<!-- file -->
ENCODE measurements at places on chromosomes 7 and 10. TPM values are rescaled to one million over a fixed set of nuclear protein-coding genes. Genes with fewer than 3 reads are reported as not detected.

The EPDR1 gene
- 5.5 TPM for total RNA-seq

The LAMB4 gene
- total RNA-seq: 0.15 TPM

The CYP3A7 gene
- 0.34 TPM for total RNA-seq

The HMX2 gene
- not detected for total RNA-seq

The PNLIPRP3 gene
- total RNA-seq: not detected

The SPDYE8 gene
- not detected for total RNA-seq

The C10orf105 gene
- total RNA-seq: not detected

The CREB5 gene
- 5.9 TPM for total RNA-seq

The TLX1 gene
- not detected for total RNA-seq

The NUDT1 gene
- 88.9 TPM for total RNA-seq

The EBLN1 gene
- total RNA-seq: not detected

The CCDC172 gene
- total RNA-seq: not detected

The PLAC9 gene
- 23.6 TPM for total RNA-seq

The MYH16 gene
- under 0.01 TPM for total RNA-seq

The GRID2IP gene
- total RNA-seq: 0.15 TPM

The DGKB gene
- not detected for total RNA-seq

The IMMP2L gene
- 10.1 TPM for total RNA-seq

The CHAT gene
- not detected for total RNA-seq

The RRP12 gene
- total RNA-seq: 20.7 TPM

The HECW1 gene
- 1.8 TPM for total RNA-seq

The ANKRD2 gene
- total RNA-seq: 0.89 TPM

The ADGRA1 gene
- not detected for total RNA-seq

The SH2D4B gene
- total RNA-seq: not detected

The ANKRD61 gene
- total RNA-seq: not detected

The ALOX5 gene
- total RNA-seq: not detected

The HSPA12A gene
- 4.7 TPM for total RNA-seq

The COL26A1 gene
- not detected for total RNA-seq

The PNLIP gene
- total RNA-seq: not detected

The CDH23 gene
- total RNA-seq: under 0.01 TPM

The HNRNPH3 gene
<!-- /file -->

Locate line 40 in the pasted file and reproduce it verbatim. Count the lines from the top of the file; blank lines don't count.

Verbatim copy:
The HECW1 gene